The Null Device
How Google handles synonyms
A Google engineer writes about how Google's search engine attempts to understand synonyms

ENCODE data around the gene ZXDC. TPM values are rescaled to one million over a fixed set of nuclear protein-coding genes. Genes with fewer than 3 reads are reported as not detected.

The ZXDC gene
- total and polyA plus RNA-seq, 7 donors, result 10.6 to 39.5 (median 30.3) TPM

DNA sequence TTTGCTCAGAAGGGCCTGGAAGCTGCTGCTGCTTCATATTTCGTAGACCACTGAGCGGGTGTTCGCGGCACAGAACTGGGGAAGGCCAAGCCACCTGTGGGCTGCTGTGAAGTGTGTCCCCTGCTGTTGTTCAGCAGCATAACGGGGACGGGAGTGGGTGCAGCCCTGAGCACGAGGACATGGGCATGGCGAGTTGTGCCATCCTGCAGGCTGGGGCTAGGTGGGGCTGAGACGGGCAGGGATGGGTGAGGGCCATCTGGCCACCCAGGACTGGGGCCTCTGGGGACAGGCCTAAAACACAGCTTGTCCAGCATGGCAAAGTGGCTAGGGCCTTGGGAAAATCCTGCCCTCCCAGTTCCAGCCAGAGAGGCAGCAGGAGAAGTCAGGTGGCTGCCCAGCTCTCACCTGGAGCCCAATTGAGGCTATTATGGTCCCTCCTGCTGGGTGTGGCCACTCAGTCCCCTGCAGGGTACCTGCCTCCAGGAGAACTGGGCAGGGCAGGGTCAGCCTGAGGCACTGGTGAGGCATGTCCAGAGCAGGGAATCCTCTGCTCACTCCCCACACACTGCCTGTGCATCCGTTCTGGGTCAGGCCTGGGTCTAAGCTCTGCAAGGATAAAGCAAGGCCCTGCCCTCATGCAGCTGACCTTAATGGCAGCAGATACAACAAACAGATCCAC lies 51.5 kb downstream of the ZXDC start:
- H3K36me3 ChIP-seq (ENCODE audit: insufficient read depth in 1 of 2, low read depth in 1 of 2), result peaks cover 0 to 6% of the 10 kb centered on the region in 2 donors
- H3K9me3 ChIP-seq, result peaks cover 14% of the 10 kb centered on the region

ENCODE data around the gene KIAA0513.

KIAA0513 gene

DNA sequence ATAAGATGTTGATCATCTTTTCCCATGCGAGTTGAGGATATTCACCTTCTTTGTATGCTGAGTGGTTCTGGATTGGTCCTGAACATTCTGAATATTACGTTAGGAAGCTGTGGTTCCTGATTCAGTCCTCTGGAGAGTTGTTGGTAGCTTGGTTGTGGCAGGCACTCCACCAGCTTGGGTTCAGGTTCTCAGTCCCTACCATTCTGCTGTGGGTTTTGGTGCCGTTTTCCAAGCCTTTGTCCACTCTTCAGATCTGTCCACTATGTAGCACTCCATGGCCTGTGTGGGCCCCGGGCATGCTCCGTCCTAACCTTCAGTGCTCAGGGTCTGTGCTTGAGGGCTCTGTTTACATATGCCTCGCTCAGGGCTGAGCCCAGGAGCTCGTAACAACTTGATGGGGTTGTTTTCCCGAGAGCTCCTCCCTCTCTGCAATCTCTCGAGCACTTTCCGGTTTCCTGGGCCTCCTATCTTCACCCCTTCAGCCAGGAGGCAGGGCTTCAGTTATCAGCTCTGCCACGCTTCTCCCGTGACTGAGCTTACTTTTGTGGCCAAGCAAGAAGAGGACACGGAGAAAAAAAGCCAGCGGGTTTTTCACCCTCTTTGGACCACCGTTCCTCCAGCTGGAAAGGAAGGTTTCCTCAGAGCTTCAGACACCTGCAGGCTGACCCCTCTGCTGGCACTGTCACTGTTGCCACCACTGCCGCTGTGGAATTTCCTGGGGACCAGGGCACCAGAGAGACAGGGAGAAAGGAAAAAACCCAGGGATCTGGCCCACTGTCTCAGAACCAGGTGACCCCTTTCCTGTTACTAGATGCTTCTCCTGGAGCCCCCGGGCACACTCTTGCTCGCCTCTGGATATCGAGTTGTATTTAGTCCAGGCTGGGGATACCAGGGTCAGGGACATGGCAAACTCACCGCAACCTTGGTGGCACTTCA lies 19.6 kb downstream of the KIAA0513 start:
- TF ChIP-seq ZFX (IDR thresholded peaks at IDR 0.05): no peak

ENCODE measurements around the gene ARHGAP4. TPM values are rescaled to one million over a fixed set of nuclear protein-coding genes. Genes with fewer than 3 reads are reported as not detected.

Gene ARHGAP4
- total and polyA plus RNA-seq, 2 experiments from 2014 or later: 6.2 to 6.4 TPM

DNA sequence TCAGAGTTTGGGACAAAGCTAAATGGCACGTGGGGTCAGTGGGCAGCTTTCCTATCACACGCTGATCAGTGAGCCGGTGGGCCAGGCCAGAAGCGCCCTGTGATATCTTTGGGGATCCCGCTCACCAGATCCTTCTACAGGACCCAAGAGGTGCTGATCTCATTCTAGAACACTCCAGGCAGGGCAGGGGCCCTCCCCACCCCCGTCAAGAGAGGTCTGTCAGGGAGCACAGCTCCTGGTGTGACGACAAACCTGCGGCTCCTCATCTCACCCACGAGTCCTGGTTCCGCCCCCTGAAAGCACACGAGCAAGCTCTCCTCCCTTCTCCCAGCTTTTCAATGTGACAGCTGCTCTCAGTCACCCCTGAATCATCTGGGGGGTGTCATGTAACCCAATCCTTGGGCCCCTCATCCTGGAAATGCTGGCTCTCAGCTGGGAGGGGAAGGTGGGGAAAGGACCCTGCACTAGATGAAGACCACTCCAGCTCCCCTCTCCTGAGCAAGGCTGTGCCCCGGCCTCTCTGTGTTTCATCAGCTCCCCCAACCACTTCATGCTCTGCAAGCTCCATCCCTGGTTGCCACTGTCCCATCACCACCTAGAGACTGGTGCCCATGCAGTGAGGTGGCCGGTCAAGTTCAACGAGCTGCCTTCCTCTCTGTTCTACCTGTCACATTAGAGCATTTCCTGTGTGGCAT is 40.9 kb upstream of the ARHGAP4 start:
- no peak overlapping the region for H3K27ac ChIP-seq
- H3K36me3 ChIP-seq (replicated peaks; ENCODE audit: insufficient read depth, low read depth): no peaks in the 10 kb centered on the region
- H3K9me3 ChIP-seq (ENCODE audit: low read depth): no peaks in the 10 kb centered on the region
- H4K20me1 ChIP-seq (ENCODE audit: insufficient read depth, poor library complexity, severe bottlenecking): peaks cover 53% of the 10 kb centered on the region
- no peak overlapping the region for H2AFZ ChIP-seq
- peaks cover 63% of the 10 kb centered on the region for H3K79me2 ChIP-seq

We use many techniques to extract synonyms, that we've blogged about before. Our systems analyze petabytes of web documents and historical search data to build an intricate understanding of what words can mean in different contexts. In the above example "photos" was an obvious synonym for "pictures," but it's not always a good synonym. For example, it's important for us to recognize that in a search like [history of motion pictures], "motion pictures" means something special (movies), and "motion photos" doesn't make any sense. Another example is the term "GM." Most people know the most prominent meaning: "General Motors." For the search [gm cars], you can see that Google bolds the phrase "General Motors" in the search results. This is an indication that for that search we thought "General Motors" meant the same thing as "GM." Are there any other meanings? Many people can think of the second meaning, "genetically modified," which is bolded when GM is used in queries about crops and food, like in the search results for [gm wheat]. It turns out that there are more than 20 other possible meanings of the term "GM" that our synonyms system knows something about. GM can mean George Mason in [gm university], gamemaster in [gm screen star wars], Gangadhar Meher in [gm college], general manager in [nba gm] and even gunners mate in [navy gm].
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